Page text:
|The Crimson Tide, Cowboys control their own destinies to win the BCS title. (CBSSports.com Original)|
Welcome to the halfway point, Big Ten. Now stand aside.
The same goes for the Pac-12 and ACC. Seven weeks down, seven weeks to go and you're all going to need some BCS help. If you haven't noticed, that SEC stranglehold on the national championship is alive and well. Five titles and counting.
The first BCS standings were released Sunday and there is no reason to believe it won't be six straight. For now, the season has been whittled down to a couple of national semifinals: LSU-Alabama on Nov. 5 and Oklahoma-Oklahoma State on Dec. 3.
After a first-half, first-hand site inspection of all four of those teams I'll take the Tigers-Tide winner against the field. It just so happens that the Sooners (still No. 1 in the coaches poll) and the Cowboys have positioned themselves best to populate the other half the championship game in New Orleans.
Wisconsin, Stanford or Clemson could win out and be shut out of that championship game. That would be three undefeated major-conference champions on the outside looking in. That's incredible at first glance -- outrageous when you consider there have been two undefeated major-conference champs miss out on the title game in the history of the BCS.
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It's not a tipping point yet, but we seem to be closer to postseason change. If the Big East goes away, there is going to be one less BCS conference. That means one more free-floating BCS bid that could be gobbled up by one of the major conferences. For that to happen, the two-team limit per conference would have to be rescinded.
Why not? The SEC is soon going to be 14 teams. The Big Ten has been in the most BCS bowls. The Mountain West and Conference USA merged Friday. They have no assurance at all that the new "Big Country" (my name) will get a BCS bid. But C-USA commissioner Britton Banowsky did offer this reason for the merger:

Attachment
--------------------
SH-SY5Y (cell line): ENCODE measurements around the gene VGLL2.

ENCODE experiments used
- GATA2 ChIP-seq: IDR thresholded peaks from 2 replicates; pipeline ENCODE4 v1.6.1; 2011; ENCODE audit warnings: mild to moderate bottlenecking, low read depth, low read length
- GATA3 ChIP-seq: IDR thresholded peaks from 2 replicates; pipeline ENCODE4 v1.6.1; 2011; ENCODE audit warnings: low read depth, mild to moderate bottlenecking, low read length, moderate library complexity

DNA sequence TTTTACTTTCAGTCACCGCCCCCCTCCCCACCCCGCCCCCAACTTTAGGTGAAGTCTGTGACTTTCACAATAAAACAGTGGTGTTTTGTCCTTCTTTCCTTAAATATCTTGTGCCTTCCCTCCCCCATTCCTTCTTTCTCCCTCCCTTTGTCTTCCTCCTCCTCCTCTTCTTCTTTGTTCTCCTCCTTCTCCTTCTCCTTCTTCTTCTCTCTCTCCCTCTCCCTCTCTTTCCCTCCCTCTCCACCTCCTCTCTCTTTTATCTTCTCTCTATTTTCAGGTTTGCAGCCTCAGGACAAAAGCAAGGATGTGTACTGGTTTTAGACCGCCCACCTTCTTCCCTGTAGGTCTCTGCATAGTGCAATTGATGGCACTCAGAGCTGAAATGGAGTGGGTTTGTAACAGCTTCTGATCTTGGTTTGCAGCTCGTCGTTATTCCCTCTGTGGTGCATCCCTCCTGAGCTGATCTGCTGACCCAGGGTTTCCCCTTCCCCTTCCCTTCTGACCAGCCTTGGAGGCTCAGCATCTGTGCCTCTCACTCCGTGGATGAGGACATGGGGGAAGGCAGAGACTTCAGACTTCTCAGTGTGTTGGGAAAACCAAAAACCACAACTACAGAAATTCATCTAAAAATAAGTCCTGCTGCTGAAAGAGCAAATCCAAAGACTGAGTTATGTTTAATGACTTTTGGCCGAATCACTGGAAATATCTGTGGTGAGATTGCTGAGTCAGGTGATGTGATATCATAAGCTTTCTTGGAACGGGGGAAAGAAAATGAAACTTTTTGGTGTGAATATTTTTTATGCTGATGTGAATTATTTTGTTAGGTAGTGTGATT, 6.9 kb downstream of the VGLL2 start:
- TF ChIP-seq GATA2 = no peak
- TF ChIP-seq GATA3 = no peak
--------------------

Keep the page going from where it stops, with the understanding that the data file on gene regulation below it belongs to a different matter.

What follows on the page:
"Who knows whether there will even be a BCS [beyond 2013]," he said on Friday.
It's not a tipping point yet but let's see how Big Ten commissioner Jim Delany reacts if a 13-0 Wisconsin, fresh off the league's first championship game, gets left out.
True, these things have a way of working out. Teams lose, unexpectedly. USC was upset on the last day of the 2006 season, allowing Florida to sneak into the championship game. West Virginia had its heart ripped out by Pittsburgh in 2007. Boise State had a heck of a run last year but lost the night after Thanksgiving at Nevada when its kicker threw up all over his shoes.
But it's one thing when an undefeated TCU has to settle for the Rose Bowl, it's another when it happens to the mighty Big Ten. That's why you probably missed the relevance of one of the biggest stories of the season, way back in August.
Quietly, Pac-12 and Big Ten athletic directors voted in favor of a plus-one.
For those not fluent in BCS, I'll translate: They want a playoff, even if it is a modest, seeded four-team bracket. You know why they want a playoff? They're sick of the SEC dominating.
Delany tried to shoot down the report by the Seattle Times' Bud Withers but didn't succeed. Withers' reporting was solid. I was able confirm it through multiple sources. Then the story just kind of died. The season started, conference realignment took hold, another player was suspended at Ohio State.
But now that the BCS has debuted, the significance of those AD's straw vote is clearer. We're talking the 24 ADs from power conferences who would take up arms to protect the Rose Bowl, favoring a four-team playoff.
We now have tangible proof that someone somewhere is sick and tired of the SEC's dominance. Amazingly, it was the SEC proposing the same thing three years ago. Along with ACC commissioner John Swofford, SEC commissioner Mike Slive pitched a plus-one.
At that time it suited them. Back in 2008, Slive/Swofford wanted a four-team bracket for the same reason the Big Ten and Pac-12 ADs want one today: They're sick of their teams being shut out of the BCS title game. The SEC was four years removed from the Auburn situation and only two years into its current five-year run.
The Big Ten hasn't won a national championship since 2002. The Pac-12 hasn't won one since 2004. Oregon has risen up lately only to lose consecutive games to SEC powers Auburn and LSU.
Look at the NHL, NBA, NFL or Major League postseasons. It's hard to dominate a postseason through a bracketed playoff. Look at college football, it would be more difficult for the SEC to dominate through a bracketed playoff.
It's not coming until at least 2014, if at all. By then the SEC could win eight in a row. Hey, but we're only halfway through 2011. These things have a way of evening out.